Keeping your home clean is an important part of keeping you and your family healthy. These tips from Good Housekeeping spotlight places in your home that could be getting neglected.
While there are a number of household spots that unquestionably require cleaning and sanitizing—the toilet, countertops, and floors, for example—there are just as many that fly under the radar. Often, these are high-touch areas, or places that inherently collect bacteria, dirt, and grime because of how frequently they’re used.
As a general rule of thumb, you should clean, sanitize, or disinfect these areas one to two times daily.
This may sound obvious, but how often do you really clean your doorknobs? The easiest way to tackle these: Wipe any visible dust off with a dry cloth; give them a good scrub with a sudsy cloth, give them a good scrub; then rinse.
Zap any lingering bacteria with a sanitizing agent like Microban 24, which kills 99.9% of bacteria initially and keeps working throughout the day to kill bacteria for a full 24 hours. Let it sit for five minutes and then wipe down with a cloth.
Have you ever stopped to think about how many times you flip the lights on and off? (Answer: a lot—especially if the kiddos love to leave them on and you’re the one always flicking them off.) To tackle all that grime, clean light switches regularly with a wipe.
Think about all of the things you touch before you turn the faucet on. (Kind of gross, huh?) Start with your preferred cleaning agent of choice, then sanitize. Let it sit for five minutes, then wipe with a microfiber cloth.
Just about everyone touches remotes, whether they’re for the TV or the ceiling fan. To clean them, start by removing the batteries and replace the cover. Then, dampen a cloth with a cleaning agent and go over the entire remote, paying special attention to the spaces between the buttons. For any narrow grooves, use a cotton swab—just be careful not to get any liquid into the controls.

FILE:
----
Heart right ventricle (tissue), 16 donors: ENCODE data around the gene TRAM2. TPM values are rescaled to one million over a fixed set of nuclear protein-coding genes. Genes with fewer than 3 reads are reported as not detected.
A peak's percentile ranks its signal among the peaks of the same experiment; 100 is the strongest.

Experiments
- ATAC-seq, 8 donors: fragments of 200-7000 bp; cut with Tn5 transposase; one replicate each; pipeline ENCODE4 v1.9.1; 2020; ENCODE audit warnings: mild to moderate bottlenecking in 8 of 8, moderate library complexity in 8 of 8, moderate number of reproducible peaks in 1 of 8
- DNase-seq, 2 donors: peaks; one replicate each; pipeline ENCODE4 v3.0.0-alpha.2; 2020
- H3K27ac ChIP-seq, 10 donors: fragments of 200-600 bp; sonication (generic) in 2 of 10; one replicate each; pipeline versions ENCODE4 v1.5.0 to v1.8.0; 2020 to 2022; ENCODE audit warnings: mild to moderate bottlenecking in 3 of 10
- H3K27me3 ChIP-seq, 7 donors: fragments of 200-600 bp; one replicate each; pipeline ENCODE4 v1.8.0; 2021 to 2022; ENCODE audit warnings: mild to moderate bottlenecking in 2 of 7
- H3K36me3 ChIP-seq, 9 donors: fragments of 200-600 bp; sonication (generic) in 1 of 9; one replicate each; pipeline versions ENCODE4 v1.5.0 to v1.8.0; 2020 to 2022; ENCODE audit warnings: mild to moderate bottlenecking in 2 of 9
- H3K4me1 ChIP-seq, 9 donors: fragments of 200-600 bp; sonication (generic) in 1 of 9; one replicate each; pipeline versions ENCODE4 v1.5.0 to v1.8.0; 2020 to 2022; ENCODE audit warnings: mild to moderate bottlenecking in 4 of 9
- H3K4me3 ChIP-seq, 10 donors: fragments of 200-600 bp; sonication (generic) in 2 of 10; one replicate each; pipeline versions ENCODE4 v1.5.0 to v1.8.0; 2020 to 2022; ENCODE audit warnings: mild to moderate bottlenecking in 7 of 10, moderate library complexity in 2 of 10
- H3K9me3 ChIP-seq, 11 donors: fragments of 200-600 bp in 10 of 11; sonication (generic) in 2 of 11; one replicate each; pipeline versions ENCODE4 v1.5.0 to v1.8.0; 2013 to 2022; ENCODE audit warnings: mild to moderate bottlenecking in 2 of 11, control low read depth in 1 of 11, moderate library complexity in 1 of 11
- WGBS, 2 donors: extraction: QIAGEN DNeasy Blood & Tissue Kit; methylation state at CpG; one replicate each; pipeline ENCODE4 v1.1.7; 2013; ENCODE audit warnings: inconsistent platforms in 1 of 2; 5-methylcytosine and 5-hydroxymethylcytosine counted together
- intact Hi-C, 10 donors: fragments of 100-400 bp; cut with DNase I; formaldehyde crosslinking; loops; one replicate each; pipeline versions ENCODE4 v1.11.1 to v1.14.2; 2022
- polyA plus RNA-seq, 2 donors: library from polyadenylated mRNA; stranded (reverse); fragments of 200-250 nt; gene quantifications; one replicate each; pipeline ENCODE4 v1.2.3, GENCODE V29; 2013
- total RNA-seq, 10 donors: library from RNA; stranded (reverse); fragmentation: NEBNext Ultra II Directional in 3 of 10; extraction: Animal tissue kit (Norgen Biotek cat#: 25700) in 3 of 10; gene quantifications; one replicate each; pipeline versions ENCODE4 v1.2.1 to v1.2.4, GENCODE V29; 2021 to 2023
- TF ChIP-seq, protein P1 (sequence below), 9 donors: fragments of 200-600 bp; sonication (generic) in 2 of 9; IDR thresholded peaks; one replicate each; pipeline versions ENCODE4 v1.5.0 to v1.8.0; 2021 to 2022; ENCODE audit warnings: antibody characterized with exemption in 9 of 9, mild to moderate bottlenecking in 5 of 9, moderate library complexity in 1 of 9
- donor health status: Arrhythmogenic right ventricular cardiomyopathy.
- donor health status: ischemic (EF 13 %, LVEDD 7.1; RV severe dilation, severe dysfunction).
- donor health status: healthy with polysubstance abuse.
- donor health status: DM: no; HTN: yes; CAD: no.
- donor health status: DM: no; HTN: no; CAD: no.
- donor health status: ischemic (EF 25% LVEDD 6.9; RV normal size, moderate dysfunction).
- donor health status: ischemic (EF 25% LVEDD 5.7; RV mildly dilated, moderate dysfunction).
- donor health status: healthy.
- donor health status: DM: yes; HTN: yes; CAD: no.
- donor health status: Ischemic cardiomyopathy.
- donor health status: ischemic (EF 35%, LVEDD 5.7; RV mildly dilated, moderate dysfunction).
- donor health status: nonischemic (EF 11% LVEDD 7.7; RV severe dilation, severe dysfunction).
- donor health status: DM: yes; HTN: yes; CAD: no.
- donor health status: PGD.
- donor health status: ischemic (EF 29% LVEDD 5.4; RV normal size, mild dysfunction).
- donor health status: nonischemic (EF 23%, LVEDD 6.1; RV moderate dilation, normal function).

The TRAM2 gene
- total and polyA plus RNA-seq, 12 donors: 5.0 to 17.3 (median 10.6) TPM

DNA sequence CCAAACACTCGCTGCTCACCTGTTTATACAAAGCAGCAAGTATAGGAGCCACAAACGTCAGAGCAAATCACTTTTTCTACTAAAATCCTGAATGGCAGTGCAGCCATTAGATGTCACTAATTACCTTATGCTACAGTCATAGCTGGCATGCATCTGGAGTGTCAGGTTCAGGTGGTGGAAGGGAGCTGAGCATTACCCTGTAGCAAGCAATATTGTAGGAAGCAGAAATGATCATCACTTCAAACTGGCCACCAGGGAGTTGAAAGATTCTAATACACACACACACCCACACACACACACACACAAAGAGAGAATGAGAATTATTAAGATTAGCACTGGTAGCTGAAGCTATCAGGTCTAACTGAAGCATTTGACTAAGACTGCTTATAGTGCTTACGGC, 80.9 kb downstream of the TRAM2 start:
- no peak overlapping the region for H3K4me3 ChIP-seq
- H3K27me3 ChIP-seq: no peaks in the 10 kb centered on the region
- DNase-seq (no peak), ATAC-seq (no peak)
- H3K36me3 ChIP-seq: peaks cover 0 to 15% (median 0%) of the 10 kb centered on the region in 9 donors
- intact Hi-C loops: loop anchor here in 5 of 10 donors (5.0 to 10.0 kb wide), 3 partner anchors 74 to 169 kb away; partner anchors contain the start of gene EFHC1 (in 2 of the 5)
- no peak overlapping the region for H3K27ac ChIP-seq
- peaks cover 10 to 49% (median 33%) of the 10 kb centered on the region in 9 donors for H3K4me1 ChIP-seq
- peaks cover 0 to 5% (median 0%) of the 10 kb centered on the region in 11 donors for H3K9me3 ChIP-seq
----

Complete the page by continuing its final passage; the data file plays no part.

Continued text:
If there are any pesky crumbs stuck in-between buttons, use a toothpick to gently dislodge them. Finally, dry the remote with a lint-free cloth and replace the batteries. Voilà! You’re ready for movie night.
You probably touch your banister every time you go up and down the stairs—and we’d venture to guess that’s at least a dozen times per day. To sanitize, wipe off any visible dust and debris and hit the tops, sides, and any other areas that hands tend to grip with a disinfectant. Just be sure your product is suitable for the finish!
Electronics are tricky, because they require special consideration to avoid saturating control panels and damaging the machines. LCD screens also need special consideration, as certain cleaning agents can cause irreparable damage. Always check the owner’s manual—if you don’t have it, manufacturers often put this information on their websites.
In general, though, you can safely clean high-touch spots like the keyboard or mouse by spraying a cloth with a cleaning agent, then wiping down.
Think about what you touch most often in the kitchen and bathroom. Chances are, your cabinet handles are right up there with your countertops. Give these spots a once-over by wiping away any grease or grime from the handles with soapy water, then rinse and dry.
All kinds of yucky stuff goes into your trash cans, but how often do you actually stop to clean the bins themselves? To properly tackle that grime, clean the can and any removable plastic liners with warm, soapy water. Then rinse, dry, and spray all sides with a sanitizing spray.
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